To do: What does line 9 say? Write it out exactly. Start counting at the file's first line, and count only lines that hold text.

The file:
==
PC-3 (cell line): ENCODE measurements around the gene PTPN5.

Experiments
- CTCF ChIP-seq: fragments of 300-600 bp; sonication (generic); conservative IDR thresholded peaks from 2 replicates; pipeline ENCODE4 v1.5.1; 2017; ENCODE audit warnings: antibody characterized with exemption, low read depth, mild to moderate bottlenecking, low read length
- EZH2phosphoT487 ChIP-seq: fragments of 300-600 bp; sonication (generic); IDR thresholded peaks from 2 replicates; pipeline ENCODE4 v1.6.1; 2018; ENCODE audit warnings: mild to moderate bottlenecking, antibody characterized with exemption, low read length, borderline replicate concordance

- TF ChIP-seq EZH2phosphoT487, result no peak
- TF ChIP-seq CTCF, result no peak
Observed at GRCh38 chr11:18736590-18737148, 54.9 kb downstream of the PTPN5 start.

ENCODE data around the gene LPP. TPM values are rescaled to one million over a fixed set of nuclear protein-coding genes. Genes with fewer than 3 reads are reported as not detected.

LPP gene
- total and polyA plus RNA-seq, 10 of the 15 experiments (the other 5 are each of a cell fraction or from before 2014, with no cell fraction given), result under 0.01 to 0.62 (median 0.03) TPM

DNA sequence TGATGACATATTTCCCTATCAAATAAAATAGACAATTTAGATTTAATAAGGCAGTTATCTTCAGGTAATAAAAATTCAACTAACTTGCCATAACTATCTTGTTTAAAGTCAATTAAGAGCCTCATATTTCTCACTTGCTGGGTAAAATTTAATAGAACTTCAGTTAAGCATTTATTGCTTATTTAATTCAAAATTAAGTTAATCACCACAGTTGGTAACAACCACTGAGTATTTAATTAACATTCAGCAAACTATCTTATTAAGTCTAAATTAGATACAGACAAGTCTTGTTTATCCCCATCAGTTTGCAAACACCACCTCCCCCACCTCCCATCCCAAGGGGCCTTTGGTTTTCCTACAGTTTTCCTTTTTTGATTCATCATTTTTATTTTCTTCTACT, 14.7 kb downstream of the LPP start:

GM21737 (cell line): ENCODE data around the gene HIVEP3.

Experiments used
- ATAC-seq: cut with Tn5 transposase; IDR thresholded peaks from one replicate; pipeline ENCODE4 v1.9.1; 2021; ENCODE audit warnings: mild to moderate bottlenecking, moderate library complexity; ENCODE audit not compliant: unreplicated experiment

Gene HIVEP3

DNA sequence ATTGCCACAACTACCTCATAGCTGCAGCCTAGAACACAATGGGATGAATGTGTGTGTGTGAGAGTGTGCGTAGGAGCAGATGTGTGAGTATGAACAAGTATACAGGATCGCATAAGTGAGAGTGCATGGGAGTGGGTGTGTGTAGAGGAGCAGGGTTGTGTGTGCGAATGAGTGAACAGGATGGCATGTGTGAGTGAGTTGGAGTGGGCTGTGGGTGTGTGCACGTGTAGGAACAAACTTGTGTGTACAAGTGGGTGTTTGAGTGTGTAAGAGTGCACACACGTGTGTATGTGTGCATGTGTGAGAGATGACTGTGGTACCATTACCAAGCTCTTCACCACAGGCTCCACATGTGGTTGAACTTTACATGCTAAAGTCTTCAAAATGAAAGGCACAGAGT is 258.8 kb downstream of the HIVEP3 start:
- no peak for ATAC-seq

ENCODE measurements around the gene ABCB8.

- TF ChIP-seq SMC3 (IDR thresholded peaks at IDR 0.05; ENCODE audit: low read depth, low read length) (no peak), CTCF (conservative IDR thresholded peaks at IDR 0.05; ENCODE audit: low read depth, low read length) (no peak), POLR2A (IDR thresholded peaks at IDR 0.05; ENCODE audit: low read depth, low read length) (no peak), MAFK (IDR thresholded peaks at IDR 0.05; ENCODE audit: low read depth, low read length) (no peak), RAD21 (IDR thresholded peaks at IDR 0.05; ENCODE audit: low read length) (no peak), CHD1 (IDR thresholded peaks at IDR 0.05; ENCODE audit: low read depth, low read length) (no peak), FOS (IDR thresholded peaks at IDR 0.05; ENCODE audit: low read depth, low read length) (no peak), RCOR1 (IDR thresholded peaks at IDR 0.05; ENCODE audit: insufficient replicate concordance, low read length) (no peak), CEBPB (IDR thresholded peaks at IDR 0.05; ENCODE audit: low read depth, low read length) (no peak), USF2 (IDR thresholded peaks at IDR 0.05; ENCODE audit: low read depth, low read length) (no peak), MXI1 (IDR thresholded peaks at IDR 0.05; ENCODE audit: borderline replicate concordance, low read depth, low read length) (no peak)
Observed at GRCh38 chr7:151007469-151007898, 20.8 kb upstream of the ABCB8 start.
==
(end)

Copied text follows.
LPP gene